Bob punched a code into a metal box that reminded him of the machine that dispenses the parking stubs at the airport. An eight-foot wrought iron gate swung open to reveal a brick traffic circle with an elaborate fountain in the middle that Bob called the Bellagio. He used to have a house down the first street on the left but he went two streets past that and hung a right towards Marilyn’s place. He met her at an association meeting, where she sat on the board and he was applying for a permit to park his truck in his driveway. He didn’t think much of her at the time but he started running into her at the dry cleaner’s and the gym so he asked her to dinner. Years went by and dinners evolved into him showing up at her place with his stomach in his throat.
He had just gotten off a flight from Anchorage where had been on a ten-day trip with his cousin, Neil. They were the same age and from the same town where Neil managed the mine that Bob equated to the ninth ring of Dante’s Inferno. He took the university route and although he only made it three semesters, he eventually fell into day trading.
Marilyn was in charge of the PR campaign for Hoff Pharmaceutical, who had just released a revolutionary ADHD medication. It was to be the trade of trades, Bob’s magnum opus, so long as his lady friend didn’t find out playing the Wall St. game with information he had snooped from her brief case. He came up on a memo that referenced a disturbing number of teenaged stroke victims linked to the drug. The story was due to break on the Thursday of his trip, a week and a day after the Hoff’s stock had split for the second time in six months.
“You did what!?” Marilyn said.
Bob and Neil came out of the valley to a forgotten pier where their guide had lashed the boat. There was a small pole barn near the head of the dock and Bob reached in the door and pulled out a ballistic nylon case. Papers and tools were skewn about and there was the skeleton as though whoever worked there had one day received an urgent telegram stating to leave at once.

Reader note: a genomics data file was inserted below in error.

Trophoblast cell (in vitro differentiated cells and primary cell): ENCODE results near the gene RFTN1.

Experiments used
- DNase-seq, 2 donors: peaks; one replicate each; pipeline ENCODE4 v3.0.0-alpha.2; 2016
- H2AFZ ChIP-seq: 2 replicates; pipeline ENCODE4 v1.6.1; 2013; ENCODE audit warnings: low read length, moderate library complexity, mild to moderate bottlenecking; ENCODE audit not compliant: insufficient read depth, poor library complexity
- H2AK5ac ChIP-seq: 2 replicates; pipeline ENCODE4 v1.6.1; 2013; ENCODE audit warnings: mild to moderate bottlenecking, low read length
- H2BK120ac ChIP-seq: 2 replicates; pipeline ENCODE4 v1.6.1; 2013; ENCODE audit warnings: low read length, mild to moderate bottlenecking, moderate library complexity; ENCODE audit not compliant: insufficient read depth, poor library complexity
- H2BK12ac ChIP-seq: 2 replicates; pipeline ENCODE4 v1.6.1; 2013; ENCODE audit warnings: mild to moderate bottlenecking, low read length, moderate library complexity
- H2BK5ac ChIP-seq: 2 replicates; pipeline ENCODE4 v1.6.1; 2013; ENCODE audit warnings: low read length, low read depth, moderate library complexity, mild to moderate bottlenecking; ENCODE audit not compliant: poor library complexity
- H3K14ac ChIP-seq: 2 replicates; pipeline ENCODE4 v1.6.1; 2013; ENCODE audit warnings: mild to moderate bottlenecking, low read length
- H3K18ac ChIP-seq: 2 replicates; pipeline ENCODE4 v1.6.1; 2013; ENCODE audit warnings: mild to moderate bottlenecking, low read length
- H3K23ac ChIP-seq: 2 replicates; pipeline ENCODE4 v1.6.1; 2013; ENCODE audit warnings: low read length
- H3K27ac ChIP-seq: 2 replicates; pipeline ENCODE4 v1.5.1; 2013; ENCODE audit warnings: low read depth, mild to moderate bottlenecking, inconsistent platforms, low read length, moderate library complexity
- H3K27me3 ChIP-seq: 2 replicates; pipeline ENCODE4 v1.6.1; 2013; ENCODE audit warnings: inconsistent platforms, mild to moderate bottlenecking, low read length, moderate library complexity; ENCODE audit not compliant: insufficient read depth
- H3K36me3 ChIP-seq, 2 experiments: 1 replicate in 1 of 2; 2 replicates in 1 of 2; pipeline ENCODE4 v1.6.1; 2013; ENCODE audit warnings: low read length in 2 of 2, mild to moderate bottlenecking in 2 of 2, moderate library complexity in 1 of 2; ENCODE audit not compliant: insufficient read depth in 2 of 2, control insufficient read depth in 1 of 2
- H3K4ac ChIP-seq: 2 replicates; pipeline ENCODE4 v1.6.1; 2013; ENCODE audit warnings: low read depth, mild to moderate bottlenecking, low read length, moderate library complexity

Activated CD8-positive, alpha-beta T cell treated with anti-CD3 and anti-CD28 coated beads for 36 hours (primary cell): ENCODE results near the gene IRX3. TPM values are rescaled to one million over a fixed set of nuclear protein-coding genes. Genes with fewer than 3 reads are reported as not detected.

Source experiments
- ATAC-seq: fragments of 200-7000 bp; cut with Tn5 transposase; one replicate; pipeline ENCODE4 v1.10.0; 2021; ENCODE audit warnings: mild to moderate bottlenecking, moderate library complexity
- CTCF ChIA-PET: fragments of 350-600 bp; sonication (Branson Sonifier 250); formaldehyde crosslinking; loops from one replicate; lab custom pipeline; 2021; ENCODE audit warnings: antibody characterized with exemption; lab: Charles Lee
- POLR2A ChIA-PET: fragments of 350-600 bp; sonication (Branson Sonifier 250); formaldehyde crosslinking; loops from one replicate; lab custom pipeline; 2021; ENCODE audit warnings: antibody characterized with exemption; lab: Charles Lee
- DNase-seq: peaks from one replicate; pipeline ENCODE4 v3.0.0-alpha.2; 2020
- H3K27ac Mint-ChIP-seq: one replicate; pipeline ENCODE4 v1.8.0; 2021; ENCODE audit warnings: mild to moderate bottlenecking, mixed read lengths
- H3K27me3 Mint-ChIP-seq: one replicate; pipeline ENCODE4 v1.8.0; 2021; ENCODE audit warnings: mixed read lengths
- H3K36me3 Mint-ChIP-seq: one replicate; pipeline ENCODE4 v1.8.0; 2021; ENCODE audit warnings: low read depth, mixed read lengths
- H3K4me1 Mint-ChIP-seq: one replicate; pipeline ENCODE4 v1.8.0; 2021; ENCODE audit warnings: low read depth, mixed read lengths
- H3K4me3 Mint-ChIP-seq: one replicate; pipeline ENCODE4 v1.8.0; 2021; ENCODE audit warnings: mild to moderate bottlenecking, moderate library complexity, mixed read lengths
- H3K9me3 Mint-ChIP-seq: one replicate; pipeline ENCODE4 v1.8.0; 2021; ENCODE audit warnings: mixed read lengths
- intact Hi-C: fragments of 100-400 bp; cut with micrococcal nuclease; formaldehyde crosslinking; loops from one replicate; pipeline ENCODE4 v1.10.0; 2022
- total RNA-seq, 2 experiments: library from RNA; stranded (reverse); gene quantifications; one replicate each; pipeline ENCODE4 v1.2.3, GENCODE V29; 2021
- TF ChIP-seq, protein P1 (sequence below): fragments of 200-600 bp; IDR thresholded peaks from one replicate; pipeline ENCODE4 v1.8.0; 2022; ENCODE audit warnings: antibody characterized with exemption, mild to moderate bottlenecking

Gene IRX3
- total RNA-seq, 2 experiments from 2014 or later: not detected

He checked his watch and called to his companions. They had pulled several sockeyes out of the stream and Neil insisted on carving one up into sashimi on the spot. Apparently, they don’t get good sushi at the coalmine. He still had an hour or so to dump his stock but he knew he wouldn’t get a decent signal until they were out in open water.
“You were trading on a fishing trip!?” Marilyn furrowed her brow.
The twin outboards sprang to life and had the boat clear of the river delta within twenty minutes. Bob pulled a laptop out of his case, followed by a rectangular devise with a cord that attached to his USB. While it booted up, he pulled the lid off of the cooler next to him and fished a can of beer out of the icy water; a little celebration for a solid day’s work.
The stroke study hadn’t broken and Hoff was up thirty-two points since he left, double what he had projected.
Do you wish to sell  shares of [HFP]?…………..[yes] [no]
Bob cracked his beer and took a glorious chug and reached for the enter key. Had he been paying attention, he would have seen a set of six-foot swells coming. The hull slammed against the second one, sending anything that wasn’t tied down an inch and a half into the air. Bob grappled for the computer but only got the black box tied to it. The laptop dangled for a brief moment before the USB connection gave out. It landed in the beer cooler and a tiny spark was emitted from under the keyboard before the screen went blank.
“You mean you’re fucking broke!?”